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St. Leo the Great: Letters

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Overview

As the vestiges of the Roman political machine began to collapse in the fifth century AD, the towering figure of Pope St. Leo the Great came into relief amid the rubble. Sustained by an immutable doctrine transcending institutions and cultures, the Church alone emerged from the chaos. Eventually, the Roman heritage became assimilated into Christianity and ceased to have a life of its own. It would be practically impossible to understand this monumental transition from Roman world to Christendom without taking into account the pivotal role played by Leo—and not the emperor—who went out to confront Attila and Hun. It was Leo who once averted and on another occasion mitigated the ravages of barbarian incursions.

As significant as his contribution was to history, Leo had an even greater impact on theology. When partisans of the monophysite heresy had through various machinations predetermined the outcome of a council held at Ephesus in 450, Leo immediately denounced it as a latrocinium (robbery) rather than a concilium (council). A year later—with cries of “Peter has spoken through Leo!”—the ecumenical Council of Chalcedon, a pillar of Catholic Christianity, adopted in its resounding condemnation of monophysitism the very language formulated by Leo. Pope Leo also developed the most explicit and detailed affirmations known up to that time of the prerogatives enjoyed by successors if St. Peter. Many theological principles find their clearest, and certainly their most eloquent, expression in his sermons.

Leo spoke with all the refinement of a Roman orator, without the pagan trappings, and thus epitomized a Christian appropriation of the classical heritage. In the midst of it all, however, Pope St. Leo thought of himself simply as the humble servant of those entrusted to his care.

For The Fathers of the Church series in its entirety, see Fathers of the Church Series (127 vols.).

Key Features

  • Record of Pope Leo’s theology
  • Provides background on Leo’s papacy and influence
  • One of 127 published volumes in a well-respected series on the Church Fathers

Top Highlights

“It was Peter who, through the revelation of the Father, professed that Christ and the Son of God were the same. For to have possessed one of these without the other was of no value for salvation; it was equally dangerous to believe that the Lord Jesus Christ was either God only without man, or man only without God.” (Pages 100–101)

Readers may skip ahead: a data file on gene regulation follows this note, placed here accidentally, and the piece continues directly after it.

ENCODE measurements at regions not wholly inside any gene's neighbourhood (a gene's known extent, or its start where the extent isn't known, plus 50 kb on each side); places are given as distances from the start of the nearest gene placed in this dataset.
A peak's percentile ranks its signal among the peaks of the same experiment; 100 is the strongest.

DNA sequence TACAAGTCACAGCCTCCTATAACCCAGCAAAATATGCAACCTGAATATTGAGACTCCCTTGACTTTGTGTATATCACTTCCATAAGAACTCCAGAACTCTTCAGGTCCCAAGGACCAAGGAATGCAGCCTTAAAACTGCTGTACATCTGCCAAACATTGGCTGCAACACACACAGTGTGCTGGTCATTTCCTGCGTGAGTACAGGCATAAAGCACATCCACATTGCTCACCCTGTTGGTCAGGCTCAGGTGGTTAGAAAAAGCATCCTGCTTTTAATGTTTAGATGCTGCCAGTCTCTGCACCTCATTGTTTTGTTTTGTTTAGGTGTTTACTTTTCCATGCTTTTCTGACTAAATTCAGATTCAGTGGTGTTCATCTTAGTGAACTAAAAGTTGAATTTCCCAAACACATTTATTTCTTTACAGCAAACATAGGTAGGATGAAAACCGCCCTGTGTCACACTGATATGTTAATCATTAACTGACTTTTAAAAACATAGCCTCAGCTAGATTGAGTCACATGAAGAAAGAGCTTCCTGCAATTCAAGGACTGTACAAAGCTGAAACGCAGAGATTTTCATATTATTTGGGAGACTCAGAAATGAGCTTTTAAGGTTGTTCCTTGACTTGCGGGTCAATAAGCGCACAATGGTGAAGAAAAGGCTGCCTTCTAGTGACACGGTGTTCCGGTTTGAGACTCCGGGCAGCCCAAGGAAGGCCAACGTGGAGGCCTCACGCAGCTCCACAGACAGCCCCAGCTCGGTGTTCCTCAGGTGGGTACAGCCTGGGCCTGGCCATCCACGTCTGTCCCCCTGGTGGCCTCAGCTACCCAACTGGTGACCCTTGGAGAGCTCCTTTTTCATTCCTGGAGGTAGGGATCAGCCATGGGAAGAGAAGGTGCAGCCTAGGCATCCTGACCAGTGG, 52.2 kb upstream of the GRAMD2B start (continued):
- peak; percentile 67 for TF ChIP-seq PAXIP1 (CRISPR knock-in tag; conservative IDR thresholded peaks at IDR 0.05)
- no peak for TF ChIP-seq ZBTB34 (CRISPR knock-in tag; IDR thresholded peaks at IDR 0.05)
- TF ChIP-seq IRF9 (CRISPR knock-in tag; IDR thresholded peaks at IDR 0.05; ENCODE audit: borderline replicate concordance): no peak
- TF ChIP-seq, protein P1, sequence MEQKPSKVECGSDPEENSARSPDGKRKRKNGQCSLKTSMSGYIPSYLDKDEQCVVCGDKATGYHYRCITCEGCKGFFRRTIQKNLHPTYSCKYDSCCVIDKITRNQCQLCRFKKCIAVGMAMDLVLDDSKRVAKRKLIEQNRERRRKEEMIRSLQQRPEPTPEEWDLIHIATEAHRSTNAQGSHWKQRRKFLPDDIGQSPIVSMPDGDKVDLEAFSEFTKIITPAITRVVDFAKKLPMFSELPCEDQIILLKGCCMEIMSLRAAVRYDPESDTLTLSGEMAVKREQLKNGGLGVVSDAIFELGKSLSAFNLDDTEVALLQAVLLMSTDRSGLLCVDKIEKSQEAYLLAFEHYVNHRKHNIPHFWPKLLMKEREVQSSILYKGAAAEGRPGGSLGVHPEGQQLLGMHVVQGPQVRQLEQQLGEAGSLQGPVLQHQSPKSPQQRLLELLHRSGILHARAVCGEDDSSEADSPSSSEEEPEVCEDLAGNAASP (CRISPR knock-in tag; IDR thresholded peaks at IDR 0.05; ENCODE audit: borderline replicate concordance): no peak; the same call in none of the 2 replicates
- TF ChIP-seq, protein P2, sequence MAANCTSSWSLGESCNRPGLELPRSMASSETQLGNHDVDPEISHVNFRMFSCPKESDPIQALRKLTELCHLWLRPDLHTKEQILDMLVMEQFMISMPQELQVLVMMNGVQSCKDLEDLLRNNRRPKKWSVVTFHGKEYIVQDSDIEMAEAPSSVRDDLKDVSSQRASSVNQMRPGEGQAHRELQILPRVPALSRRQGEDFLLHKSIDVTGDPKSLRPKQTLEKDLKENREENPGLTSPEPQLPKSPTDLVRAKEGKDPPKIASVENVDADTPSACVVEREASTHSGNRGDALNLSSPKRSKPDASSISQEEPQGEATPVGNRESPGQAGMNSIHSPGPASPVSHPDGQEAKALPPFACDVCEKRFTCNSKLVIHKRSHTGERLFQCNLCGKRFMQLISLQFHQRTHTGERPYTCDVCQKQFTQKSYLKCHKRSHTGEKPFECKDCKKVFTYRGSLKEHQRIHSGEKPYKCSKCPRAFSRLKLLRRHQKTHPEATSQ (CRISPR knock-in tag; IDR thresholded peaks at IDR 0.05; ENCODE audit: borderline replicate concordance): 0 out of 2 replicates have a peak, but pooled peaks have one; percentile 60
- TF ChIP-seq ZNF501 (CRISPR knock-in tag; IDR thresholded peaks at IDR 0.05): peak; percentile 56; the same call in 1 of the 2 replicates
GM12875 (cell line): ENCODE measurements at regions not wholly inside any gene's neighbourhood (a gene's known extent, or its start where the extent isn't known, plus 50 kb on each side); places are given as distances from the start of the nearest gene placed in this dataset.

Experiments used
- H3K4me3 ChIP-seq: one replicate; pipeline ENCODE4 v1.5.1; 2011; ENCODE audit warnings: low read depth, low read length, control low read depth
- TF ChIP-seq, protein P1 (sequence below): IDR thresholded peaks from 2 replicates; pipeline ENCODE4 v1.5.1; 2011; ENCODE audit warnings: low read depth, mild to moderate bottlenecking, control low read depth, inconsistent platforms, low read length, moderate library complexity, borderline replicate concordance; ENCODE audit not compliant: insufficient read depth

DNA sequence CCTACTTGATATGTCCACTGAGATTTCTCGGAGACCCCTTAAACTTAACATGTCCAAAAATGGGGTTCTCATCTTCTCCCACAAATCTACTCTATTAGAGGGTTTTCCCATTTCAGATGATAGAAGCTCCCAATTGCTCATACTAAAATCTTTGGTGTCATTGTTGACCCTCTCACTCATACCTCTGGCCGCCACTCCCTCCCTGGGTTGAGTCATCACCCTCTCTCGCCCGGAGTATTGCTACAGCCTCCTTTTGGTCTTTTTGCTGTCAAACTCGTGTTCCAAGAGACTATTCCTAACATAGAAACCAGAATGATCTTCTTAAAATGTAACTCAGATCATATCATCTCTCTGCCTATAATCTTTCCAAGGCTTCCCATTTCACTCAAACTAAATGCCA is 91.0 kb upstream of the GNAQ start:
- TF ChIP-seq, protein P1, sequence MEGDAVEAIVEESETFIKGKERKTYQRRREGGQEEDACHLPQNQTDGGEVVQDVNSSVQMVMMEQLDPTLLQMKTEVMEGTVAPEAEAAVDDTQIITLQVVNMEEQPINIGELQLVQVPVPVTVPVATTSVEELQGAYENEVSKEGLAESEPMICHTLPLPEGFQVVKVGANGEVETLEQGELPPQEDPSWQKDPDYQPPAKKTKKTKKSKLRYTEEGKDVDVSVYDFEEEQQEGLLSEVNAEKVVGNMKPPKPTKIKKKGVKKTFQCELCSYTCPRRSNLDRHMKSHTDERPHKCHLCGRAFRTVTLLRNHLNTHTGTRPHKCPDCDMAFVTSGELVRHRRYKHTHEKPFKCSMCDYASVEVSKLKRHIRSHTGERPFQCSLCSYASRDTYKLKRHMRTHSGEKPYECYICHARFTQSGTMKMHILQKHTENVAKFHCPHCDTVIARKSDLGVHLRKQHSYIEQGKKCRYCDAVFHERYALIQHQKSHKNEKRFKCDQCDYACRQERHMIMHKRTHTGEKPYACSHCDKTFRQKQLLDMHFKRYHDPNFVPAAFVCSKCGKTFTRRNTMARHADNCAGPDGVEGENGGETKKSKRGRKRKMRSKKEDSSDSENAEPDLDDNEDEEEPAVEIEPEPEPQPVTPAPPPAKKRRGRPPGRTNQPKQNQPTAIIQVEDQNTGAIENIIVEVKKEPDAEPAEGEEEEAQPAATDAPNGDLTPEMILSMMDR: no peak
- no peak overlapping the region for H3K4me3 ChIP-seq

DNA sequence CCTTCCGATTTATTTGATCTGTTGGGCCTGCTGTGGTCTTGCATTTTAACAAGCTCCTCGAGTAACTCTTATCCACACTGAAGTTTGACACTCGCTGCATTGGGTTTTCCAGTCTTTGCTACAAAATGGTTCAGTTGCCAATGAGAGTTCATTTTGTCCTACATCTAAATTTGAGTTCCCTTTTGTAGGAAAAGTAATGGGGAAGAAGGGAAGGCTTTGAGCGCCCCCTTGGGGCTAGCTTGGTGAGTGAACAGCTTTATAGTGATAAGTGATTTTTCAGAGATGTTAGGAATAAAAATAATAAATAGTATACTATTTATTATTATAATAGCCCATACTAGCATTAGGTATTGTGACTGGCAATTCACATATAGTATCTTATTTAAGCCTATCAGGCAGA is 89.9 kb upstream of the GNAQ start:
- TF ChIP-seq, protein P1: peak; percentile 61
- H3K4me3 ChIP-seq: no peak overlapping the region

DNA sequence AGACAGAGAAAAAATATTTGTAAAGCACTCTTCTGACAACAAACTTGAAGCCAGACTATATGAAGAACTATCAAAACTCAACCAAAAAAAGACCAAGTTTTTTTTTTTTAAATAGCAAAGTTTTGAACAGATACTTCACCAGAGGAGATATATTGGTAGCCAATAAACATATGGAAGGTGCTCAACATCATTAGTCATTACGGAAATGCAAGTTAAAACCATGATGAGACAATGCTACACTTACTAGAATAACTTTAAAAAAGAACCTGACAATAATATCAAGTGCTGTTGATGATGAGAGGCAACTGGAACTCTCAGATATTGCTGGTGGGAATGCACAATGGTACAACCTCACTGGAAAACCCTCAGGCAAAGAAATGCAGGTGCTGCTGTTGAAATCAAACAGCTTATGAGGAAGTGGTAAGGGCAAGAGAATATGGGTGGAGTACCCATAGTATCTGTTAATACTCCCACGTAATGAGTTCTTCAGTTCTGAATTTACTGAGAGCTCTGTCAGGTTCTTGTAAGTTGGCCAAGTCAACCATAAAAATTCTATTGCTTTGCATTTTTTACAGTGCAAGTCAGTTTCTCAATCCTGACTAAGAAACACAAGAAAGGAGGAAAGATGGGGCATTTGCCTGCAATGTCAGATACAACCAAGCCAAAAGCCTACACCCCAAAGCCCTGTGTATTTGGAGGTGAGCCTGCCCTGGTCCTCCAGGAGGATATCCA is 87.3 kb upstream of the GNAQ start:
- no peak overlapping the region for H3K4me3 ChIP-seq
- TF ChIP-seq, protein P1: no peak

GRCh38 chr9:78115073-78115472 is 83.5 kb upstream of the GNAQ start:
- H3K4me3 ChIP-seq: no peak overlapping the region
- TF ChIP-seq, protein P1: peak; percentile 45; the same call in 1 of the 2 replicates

“28. Bishop Leo, to his dearly beloved brother, Flavian, Bishop of Constantinople (June 13, 449).” (Page 92)

“this preservation, then, of the real quality of both natures, both being united in one person” (Page 95)

“This was to show us that there remained in Him the particular qualities of both the divine and human natures, and that we might thus realize that the Word is not the same as the flesh and might therefore confess that the one Son of God is both the Word and flesh.” (Page 101)

“Both His natures keep their intrinsic quality without defect; and, just as the aspect of God does not remove the aspect of servitude, so also this latter does not lessen the aspect of God.” (Page 96)

  • Title: St. Leo the Great: Letters
  • Author: Pope Saint Leo I
  • Series: The Fathers of the Church
  • Volume: 34
  • Publisher: Fathers of the Church
  • Print Publication Date: 1957
  • Logos Release Date: 2014
  • Pages: 312
  • Era: era:nicene
  • Language: English
  • Resources: 1
  • Format: Digital › Logos Research Edition
  • Subjects: Leo I, Pope, -461; Letters, Papal
  • ISBNs: 0813214033, 9780813214030
  • Resource ID: LLS:LETTERS
  • Resource Type: text.monograph.letters
  • Metadata Last Updated: 2022-10-05T17:27:20Z

Pope Leo I (ca. 400 – November 10, 461) was pope from September 29, 440 to his death. He was an Italian aristocrat, and is the first pope of the Catholic Church to have been called “the Great”. He is perhaps best known for having met Attila the Hun in 452, persuading him to turn back from his invasion of Italy. He is also a Doctor of the Church.

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    $27.99

    Digital list price: $34.99
    Save $7.00 (20%)